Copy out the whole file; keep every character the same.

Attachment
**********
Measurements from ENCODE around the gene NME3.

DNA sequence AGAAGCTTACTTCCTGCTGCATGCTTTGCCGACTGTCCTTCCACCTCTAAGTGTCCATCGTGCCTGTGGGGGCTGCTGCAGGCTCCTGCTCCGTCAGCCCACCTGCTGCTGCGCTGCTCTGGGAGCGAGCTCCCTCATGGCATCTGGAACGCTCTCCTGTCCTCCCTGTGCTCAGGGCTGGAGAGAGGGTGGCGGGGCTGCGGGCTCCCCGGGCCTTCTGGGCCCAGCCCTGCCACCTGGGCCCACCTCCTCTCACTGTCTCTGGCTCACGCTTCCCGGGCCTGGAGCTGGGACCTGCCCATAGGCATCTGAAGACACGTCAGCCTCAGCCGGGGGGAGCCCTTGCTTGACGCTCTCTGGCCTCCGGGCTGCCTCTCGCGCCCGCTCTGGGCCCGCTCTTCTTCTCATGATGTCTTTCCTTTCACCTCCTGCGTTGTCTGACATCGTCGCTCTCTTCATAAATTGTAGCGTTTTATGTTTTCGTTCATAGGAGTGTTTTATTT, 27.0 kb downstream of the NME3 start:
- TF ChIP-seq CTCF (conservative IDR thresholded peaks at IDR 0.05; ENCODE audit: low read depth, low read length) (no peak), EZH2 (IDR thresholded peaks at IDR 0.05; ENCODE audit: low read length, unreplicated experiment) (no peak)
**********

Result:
Measurements from ENCODE around the gene NME3.

DNA sequence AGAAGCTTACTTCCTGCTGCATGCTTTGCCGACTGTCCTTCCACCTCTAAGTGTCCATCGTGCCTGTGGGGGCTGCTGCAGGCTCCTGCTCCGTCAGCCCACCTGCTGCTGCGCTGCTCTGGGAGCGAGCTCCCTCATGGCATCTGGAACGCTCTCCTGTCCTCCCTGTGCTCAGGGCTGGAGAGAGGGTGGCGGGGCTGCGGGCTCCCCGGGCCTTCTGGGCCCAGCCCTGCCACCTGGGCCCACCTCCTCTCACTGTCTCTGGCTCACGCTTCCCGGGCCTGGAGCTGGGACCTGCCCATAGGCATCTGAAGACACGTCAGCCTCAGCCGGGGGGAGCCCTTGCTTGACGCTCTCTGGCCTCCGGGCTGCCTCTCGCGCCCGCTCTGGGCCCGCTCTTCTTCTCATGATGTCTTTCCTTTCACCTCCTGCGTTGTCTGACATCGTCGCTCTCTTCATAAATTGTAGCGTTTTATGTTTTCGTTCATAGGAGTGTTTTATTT, 27.0 kb downstream of the NME3 start:
- TF ChIP-seq CTCF (conservative IDR thresholded peaks at IDR 0.05; ENCODE audit: low read depth, low read length) (no peak), EZH2 (IDR thresholded peaks at IDR 0.05; ENCODE audit: low read length, unreplicated experiment) (no peak)